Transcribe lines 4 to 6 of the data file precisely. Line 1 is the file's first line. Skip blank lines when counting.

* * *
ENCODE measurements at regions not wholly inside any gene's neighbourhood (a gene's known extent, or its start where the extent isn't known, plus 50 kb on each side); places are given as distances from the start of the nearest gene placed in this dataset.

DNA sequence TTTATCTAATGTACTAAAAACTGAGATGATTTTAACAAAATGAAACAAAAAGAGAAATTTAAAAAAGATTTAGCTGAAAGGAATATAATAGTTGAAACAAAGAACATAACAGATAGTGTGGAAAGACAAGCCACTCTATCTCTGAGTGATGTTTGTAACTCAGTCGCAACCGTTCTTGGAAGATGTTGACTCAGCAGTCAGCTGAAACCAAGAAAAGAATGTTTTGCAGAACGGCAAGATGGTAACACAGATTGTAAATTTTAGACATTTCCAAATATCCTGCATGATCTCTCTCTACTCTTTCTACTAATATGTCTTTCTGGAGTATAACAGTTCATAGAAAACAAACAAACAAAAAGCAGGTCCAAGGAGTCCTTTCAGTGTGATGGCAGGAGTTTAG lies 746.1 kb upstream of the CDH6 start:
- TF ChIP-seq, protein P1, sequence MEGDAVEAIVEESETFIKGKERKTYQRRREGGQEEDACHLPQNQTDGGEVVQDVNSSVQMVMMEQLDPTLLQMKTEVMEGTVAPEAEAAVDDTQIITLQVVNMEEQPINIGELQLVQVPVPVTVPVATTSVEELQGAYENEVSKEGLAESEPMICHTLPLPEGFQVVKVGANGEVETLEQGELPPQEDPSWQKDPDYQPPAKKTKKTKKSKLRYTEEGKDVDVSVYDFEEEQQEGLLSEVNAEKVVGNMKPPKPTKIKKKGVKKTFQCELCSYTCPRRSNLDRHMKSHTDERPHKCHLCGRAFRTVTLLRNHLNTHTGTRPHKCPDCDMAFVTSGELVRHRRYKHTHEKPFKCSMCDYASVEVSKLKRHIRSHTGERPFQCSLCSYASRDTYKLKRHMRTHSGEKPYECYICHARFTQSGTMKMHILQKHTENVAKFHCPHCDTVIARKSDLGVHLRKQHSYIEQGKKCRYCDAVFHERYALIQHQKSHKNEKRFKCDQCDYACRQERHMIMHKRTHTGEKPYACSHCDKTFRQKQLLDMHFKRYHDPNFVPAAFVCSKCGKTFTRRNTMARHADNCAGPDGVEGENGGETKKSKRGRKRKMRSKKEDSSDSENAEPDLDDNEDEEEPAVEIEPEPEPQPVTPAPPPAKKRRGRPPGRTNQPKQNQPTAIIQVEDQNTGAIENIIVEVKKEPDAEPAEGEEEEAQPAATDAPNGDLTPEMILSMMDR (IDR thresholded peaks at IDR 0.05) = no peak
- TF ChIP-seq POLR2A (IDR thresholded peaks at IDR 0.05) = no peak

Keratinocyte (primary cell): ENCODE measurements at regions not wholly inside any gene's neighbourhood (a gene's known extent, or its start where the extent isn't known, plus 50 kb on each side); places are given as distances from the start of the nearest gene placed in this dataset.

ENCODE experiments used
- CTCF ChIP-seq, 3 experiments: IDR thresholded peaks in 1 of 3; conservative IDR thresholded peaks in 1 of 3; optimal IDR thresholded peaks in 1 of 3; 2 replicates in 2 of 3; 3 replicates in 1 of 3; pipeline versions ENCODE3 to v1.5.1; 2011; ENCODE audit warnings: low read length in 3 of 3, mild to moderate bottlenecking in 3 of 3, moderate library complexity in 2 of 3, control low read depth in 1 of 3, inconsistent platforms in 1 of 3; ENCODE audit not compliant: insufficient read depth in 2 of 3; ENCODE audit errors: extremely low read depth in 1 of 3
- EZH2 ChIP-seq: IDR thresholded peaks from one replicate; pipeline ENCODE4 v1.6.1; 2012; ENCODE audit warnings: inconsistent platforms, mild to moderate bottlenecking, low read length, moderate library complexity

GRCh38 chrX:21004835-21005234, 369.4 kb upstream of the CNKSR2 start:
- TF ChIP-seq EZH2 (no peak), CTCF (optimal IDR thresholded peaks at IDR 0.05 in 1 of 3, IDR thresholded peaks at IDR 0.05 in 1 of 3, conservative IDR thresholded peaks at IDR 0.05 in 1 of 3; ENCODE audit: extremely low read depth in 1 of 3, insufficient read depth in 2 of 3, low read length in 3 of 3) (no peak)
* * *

- TF ChIP-seq POLR2A (IDR thresholded peaks at IDR 0.05) = no peak

Keratinocyte (primary cell): ENCODE measurements at regions not wholly inside any gene's neighbourhood (a gene's known extent, or its start where the extent isn't known, plus 50 kb on each side); places are given as distances from the start of the nearest gene placed in this dataset.

ENCODE experiments used